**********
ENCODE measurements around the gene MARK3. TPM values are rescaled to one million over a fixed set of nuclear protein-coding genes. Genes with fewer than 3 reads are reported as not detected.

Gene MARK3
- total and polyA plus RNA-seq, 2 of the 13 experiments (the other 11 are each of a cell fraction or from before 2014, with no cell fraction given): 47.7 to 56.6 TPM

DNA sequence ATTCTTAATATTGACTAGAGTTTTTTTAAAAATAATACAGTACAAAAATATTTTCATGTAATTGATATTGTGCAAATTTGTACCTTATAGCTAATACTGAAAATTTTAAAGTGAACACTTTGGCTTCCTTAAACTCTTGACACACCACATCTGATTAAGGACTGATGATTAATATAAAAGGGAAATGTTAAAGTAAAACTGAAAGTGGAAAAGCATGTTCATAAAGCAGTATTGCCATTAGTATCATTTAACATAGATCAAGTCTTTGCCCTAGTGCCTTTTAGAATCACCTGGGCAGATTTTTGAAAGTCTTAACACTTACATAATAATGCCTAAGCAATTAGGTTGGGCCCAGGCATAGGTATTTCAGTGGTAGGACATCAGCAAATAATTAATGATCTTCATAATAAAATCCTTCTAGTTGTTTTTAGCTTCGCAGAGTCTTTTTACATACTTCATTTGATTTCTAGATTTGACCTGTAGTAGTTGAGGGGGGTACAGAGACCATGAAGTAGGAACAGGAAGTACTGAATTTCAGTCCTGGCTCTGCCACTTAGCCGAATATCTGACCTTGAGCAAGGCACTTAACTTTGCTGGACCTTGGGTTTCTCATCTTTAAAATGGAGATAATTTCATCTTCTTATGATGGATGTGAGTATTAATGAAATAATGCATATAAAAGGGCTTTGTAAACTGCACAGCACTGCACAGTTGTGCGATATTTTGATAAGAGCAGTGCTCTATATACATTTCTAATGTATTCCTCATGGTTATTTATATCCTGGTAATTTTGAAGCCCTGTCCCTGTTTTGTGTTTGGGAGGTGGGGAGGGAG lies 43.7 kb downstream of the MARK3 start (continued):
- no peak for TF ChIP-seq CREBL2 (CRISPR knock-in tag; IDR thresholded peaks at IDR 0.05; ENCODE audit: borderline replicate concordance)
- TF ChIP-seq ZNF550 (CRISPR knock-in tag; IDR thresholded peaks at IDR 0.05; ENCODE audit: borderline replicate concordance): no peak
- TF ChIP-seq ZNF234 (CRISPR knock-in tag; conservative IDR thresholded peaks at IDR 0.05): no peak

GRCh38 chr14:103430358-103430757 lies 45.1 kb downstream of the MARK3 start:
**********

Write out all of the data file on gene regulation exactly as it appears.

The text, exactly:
ENCODE measurements around the gene MARK3. TPM values are rescaled to one million over a fixed set of nuclear protein-coding genes. Genes with fewer than 3 reads are reported as not detected.

Gene MARK3
- total and polyA plus RNA-seq, 2 of the 13 experiments (the other 11 are each of a cell fraction or from before 2014, with no cell fraction given): 47.7 to 56.6 TPM

DNA sequence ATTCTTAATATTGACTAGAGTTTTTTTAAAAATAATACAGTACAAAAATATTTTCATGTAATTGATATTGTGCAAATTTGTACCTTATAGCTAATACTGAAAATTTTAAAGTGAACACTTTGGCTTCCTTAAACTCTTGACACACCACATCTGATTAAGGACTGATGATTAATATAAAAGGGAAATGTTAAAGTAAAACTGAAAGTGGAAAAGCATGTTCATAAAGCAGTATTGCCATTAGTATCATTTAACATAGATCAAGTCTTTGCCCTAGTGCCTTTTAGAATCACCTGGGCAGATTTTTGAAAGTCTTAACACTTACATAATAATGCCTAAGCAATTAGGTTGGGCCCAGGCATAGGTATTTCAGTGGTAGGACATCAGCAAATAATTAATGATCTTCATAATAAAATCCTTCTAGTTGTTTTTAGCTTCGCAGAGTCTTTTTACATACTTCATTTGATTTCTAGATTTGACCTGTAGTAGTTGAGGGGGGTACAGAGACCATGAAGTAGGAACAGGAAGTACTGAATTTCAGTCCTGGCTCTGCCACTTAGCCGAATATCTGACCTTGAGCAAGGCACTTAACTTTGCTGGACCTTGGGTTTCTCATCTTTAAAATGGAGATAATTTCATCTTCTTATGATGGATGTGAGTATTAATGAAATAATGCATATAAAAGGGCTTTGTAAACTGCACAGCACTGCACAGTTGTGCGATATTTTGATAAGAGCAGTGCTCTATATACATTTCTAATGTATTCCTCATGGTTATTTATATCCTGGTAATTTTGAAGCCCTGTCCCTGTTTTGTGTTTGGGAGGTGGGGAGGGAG lies 43.7 kb downstream of the MARK3 start (continued):
- no peak for TF ChIP-seq CREBL2 (CRISPR knock-in tag; IDR thresholded peaks at IDR 0.05; ENCODE audit: borderline replicate concordance)
- TF ChIP-seq ZNF550 (CRISPR knock-in tag; IDR thresholded peaks at IDR 0.05; ENCODE audit: borderline replicate concordance): no peak
- TF ChIP-seq ZNF234 (CRISPR knock-in tag; conservative IDR thresholded peaks at IDR 0.05): no peak

GRCh38 chr14:103430358-103430757 lies 45.1 kb downstream of the MARK3 start: